One morning I noticed that the windowsills of our spare bedroom were decorated with jumbo packages of toilet paper. ~ez_ldquo~Great insulation!" exclaimed my husband.
I surveyed the room: one corner of the 8~ez_rsquo~X12~ez_rsquo~ space was occupied by a small office chair and a student desk that holds my sewing machine. A maple dresser on the opposite side of the room was filled with threads, fabric, sewing patterns and knitting needles.
Then I opened the closet. I found out-of-season clothing, a varied collection of soft-side luggage and six or seven plastic bags of yarn.
The rest of my knitting materials were stored upstairs: books, magazines and individual patterns were in a bookcase in our office/den; still more bags of yarn were in the office and master bedroom closets.
I suddenly had a mental image of Martha Stewart wagging her finger at me. ~ez_ldquo~Put all your knitting stuff in one room and get it organized!" she scolded.
I began the Knitting Room Makeover with the dramatic gesture of gathering all the toilet paper packages and dumping them in a heap in the middle of our recreation room. Next, I collected all the luggage from the closet and put it in a pile next to the toilet paper.
I made several trips back and forth between the spare bedroom, master bedroom and office/den, gathering all the rest of my knitting materials and depositing them in the new Knitting Room.
This bold first step of organization took several hours of one day. Over the next three months I set aside several hours each weekend for the project. Some of the tasks involved in the makeover included:
Recording an inventory of all my knitting materials
Sorting all my yarns, needles, books, patterns, etc. to decide which ones I would use and which I would dispose of.
Researching different kinds of furniture and containers to hold specific kinds of knitting supplies, and where to obtain them.
Researching ways to improve the lighting in the Knitting Room
Reorganizing storage units in the recreation room to hold the toilet paper, luggage and clothing that I evicted from the Knitting Room.
I found inspiration for furnishing my Knitting Room from many different sources. First, I asked members of my knitting guild and several informal knitting groups to share their ideas. Several knitters invited me into their homes to see their original solutions for storing favorite knitting materials: an antique glass-fronted bookcase displaying a rainbow of handspun yarns; a large cut crystal vase filled with single-pointed needles; a pair of large hanging basket for knitting projects in progress.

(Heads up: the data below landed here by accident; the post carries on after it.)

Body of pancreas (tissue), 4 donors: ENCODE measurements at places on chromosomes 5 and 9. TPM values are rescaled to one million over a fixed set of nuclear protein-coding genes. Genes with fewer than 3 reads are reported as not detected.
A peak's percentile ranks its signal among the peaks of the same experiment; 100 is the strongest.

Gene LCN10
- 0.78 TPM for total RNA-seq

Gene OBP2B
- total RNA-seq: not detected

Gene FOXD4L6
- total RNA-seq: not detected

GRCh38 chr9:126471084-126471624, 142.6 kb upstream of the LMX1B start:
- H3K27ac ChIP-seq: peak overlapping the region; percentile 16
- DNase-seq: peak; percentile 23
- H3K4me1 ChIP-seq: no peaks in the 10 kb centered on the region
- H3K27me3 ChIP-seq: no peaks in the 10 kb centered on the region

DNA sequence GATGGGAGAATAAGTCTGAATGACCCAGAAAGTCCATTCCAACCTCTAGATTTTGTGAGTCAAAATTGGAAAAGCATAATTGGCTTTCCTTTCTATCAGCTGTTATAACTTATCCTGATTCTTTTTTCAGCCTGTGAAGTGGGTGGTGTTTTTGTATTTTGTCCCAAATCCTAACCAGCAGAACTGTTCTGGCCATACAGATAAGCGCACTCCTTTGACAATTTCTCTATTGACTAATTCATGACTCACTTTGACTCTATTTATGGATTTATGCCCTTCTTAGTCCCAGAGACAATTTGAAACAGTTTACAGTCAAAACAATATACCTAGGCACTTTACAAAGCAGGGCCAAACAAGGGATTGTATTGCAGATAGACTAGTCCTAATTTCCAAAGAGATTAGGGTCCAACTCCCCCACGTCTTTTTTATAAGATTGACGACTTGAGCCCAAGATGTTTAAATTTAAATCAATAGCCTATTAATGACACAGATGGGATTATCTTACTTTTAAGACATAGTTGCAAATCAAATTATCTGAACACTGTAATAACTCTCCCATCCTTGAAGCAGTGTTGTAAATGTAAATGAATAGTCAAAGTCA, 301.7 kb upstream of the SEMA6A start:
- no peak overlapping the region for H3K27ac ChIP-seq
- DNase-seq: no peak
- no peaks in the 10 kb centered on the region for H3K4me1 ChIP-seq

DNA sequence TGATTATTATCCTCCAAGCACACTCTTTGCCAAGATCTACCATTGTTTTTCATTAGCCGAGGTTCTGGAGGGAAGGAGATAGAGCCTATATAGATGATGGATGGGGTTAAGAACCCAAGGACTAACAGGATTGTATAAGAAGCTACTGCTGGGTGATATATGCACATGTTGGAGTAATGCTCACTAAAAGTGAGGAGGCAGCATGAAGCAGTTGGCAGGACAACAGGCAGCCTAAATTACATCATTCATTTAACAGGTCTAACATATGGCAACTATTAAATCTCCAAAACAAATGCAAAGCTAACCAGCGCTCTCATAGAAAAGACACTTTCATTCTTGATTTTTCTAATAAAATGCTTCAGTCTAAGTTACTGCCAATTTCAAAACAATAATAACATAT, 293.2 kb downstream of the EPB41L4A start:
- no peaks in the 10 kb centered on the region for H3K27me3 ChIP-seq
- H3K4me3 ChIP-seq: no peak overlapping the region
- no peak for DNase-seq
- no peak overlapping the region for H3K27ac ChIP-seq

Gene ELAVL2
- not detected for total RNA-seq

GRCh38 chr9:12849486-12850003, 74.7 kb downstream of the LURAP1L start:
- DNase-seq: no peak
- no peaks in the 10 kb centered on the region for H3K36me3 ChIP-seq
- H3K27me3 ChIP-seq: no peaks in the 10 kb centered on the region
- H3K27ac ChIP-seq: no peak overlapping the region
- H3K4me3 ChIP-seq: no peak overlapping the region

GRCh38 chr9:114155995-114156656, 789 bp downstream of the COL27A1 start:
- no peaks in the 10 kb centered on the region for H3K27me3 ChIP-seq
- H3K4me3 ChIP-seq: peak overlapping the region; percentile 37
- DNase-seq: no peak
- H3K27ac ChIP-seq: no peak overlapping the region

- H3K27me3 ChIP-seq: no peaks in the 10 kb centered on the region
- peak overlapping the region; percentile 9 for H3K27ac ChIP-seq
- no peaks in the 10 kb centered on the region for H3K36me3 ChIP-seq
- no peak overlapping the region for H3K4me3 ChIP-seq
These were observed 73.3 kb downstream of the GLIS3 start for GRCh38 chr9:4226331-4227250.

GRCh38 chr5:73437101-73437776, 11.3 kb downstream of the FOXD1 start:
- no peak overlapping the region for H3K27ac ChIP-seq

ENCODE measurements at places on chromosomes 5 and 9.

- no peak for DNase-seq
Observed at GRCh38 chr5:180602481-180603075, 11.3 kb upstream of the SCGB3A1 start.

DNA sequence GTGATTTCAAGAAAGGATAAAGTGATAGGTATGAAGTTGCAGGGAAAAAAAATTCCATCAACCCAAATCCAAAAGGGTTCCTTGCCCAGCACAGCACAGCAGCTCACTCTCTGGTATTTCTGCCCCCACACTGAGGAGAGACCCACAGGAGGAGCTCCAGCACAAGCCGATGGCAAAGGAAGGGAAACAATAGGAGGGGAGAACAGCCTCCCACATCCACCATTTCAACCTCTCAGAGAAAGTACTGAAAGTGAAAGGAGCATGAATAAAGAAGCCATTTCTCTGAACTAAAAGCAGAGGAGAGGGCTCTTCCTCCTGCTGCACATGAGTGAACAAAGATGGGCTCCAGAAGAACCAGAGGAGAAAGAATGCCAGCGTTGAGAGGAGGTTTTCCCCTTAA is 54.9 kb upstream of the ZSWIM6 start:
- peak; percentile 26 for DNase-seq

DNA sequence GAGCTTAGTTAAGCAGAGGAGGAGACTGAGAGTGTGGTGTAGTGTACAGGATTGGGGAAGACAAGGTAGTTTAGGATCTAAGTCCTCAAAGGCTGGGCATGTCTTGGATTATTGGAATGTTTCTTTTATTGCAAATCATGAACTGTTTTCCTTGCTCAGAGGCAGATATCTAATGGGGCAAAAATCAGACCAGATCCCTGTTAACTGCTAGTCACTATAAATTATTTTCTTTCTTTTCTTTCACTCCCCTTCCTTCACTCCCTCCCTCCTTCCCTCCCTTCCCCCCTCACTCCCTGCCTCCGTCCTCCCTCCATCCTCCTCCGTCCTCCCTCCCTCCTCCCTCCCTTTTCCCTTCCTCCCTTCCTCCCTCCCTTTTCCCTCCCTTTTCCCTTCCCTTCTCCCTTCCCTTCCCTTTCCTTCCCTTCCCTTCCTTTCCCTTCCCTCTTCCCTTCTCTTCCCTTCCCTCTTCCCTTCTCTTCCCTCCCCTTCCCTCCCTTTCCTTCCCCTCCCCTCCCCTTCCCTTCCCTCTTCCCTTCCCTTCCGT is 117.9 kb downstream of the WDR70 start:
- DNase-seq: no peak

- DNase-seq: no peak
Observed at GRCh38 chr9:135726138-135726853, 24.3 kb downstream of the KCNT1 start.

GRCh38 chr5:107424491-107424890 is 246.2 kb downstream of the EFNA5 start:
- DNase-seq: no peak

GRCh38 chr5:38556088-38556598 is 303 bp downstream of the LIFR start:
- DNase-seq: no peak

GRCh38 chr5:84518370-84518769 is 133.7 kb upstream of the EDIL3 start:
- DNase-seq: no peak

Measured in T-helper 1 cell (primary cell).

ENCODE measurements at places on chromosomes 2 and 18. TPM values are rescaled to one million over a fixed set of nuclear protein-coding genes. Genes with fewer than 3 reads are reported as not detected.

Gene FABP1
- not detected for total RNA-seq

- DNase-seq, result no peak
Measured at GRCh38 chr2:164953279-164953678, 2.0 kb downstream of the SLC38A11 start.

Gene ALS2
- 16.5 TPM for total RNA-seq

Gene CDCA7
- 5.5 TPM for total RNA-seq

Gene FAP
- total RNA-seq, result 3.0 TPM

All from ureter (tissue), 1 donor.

I went to local knitting shops and asked the owners for their ideas about storing yarns, books and patterns. I found additional inspiration in local furniture consignment shops and thrift stores.
The chart below summarizes some of the ideas I gathered for the Knitting Room.
3- ring binders
Holds individual patterns in page protectors
3-ring binders and page protectors at office supply stores
Magazine holders- made from wood, acrylic, plastic, metal or cardboard
Holds knitting magazines and pattern pamphlets
Office supply stores and thrift stores
bookcases with glass doors
armoires and wardrobes
glass front kitchen cabinets
Glass door sections hold and display yarn
shelves and drawers hold books, patterns, needles & notions
Retail furniture stores such as Scan & Ikea
consignment furniture stores
home remodeling stores
Zippered pencil cases in 3-ring binders
Holds circular needles, crochet hooks and assorted knitting notions
pencil cases are found with school supplies in office supply stores, drug stores and department stores
3-ring binders are available at office supply stores and thrift stores
Holds and displays straight knitting needles
Thrift stores and import stores
Several years have passed since I launched my Knitting Room Makeover. I~ez_rsquo~m amazed at the number of knitting projects I~ez_rsquo~ve completed during this time! They include scores of baby sweaters (a few for family gifts and the rest for charity), knitted-felted purses, knitted-felted teddy bears and bunnies, afghans, Spring and Summer tops for myself, and winter scarves and stoles.
The upkeep on my Knitting Room is quite easy - every three or four weeks I spend about 30 minutes putting materials away. Every six months I do a critical inventory to destash. Some items in my destash box will be put up for auction on Ebay, and others will be donated to a thrift store.
I sincerely hope other knitters will be inspired by my experience and consider creating Knitting Rooms of their own.
Knitting Room desk area with 3-ring binders, magazine holders, pencil pouches and wine basket
An under-cabinet fluorescent task light
Another task light, with a magnifier lens and swivel arm.
Closet poles set in a corner space, to store and display yarns. Zip-lock plastic bags are held with skirt hangers.
Loveseat size futon is a comfortable place to relax or work.
Pencil pouches are used to store and organize circular needles.
Individual patterns, held in page protectors in a 3-ring binder.
Marjorie Brigham started knitting and crocheting at age 7, and have been "artsy-crafty" all her life.
She is a semi-retired teacher and her current craft-related interests include the job of webmaster for the
Friendship Knitting Guild, publishing a book set called, ~ez_ldquo~Get Organized: A Workbook for Knitters and Crocheters",
sewing and designing all manner of handbags---and learning to make bead crochet jewelry.